Alzheimer’s research has had a breakthrough in possible treatment after new drug trials show positive results in slowing the disease.
The clinical trials, conducted on 82 people by the TauRX pharmaceutical company, showed that brain shrinkage could be reduced by up to 38% on the LMTX medication.
Not only was there a halt to brain deterioration, but test scores in memory and attention exams were “significantly” improved.
Despite this positive step in the phase III trial, the team said at the Alzheimer’s Association International Conference, that they had not quite been able to reach their primary goal of helping 891 people with attention, memory and language.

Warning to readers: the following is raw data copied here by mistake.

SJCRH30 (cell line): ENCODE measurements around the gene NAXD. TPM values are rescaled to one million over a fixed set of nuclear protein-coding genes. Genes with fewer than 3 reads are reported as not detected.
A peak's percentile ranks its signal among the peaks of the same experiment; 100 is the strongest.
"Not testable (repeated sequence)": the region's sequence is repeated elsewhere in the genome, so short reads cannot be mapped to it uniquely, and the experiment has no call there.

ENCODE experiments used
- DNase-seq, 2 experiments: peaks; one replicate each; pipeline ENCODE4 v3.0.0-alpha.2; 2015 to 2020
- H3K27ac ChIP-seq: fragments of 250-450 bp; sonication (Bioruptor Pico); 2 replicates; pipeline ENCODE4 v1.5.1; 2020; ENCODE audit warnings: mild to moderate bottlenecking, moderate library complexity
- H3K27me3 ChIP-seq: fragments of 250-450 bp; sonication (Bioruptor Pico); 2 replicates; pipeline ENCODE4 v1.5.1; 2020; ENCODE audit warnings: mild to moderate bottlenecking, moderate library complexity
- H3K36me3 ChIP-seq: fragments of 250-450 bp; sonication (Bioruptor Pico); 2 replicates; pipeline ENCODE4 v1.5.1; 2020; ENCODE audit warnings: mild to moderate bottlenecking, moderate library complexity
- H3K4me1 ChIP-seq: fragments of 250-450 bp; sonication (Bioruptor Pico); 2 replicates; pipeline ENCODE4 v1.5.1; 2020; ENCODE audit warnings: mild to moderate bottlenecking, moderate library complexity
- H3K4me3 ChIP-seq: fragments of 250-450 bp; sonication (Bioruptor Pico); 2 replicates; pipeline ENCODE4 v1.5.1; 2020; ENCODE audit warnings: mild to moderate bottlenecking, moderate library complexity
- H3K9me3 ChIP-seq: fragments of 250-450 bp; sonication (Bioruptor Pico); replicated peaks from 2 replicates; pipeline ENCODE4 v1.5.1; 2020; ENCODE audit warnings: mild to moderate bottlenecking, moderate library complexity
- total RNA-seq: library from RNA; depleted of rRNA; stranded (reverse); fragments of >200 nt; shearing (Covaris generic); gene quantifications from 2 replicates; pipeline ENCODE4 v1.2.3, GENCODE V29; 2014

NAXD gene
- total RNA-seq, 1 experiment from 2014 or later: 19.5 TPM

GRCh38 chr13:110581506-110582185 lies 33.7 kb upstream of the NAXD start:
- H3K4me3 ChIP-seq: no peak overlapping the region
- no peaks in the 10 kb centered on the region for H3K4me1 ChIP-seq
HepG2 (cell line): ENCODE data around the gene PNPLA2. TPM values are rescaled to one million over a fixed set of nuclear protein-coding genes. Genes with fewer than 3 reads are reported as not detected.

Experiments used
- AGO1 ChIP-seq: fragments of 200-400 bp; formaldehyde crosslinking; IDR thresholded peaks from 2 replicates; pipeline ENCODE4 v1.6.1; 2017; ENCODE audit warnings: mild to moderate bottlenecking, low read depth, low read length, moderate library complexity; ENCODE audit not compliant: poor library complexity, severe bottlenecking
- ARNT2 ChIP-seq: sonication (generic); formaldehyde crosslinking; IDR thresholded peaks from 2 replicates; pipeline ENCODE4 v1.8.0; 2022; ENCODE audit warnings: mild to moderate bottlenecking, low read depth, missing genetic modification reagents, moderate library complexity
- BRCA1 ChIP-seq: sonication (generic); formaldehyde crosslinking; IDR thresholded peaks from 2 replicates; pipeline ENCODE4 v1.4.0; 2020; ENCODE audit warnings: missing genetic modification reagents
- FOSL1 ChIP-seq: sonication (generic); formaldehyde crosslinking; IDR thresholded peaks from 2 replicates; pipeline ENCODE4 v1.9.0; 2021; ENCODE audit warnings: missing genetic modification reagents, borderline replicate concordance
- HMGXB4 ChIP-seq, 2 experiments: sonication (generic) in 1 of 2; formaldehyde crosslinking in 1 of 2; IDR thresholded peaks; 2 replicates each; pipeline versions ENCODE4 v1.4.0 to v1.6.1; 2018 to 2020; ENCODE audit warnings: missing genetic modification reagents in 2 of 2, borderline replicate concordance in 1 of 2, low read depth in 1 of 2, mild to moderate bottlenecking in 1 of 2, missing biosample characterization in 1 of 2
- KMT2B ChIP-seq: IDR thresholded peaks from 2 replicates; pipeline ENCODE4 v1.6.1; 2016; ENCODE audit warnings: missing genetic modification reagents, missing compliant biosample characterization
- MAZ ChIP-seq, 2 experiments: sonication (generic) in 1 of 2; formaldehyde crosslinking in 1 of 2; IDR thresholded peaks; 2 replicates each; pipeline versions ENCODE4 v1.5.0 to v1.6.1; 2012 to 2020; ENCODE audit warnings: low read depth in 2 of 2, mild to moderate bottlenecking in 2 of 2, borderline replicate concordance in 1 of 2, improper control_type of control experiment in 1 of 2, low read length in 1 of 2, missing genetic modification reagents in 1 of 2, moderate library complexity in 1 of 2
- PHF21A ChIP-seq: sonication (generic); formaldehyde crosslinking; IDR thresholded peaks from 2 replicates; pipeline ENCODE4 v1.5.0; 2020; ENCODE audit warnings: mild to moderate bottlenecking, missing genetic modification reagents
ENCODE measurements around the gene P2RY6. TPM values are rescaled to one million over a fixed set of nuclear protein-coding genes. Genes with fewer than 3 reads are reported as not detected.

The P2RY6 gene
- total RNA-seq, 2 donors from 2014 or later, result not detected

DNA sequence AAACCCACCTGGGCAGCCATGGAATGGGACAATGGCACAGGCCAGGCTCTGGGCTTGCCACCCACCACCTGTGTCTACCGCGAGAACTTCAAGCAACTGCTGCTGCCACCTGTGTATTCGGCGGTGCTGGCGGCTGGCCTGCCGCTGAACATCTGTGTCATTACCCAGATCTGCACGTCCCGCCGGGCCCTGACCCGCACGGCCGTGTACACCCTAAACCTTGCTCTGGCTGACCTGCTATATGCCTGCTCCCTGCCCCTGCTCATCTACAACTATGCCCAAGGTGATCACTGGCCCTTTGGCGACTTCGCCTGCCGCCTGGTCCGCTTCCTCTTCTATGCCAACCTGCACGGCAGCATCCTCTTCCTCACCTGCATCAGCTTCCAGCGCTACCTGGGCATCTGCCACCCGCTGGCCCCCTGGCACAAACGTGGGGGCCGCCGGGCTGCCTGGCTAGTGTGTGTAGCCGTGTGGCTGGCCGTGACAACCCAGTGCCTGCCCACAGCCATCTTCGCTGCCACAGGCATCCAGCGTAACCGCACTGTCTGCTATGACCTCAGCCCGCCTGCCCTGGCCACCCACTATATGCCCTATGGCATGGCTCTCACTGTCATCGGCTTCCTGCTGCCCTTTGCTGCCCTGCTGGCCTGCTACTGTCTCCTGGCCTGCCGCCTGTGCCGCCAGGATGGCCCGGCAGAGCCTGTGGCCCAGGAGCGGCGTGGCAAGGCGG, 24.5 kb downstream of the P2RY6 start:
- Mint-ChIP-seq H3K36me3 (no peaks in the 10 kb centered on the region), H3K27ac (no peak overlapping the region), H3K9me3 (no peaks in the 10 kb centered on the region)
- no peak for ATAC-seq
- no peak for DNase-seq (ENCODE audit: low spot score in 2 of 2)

There was a particular segment of the participants who benefited disproportionately from the treatment.
Within the sample group, 85% of the 891 participants were already taking other drugs and these people did not see the same levels of improvement as the remaining 15% who only took LMTX.
They believe that this shortcoming was due to the influence of other medication being taken simultaneously alongside LMTX.
Dr Doug Brown, Director of Research and Development at Alzheimer’s Society, said: “There are still lots of questions to answer before we know how promising this new treatment could be – why it doesn’t appear to work in those who are already taking other medications for Alzheimer’s disease?”
LMTX works by blocking tau protein from forming “tangles” in the brain, which causes damage to cells, whereas most other treatments target amyloid plague.
The NHS currently advises that there is no cure for Alzheimer’s, although some medication is available to temporarily slow the progression of symptoms.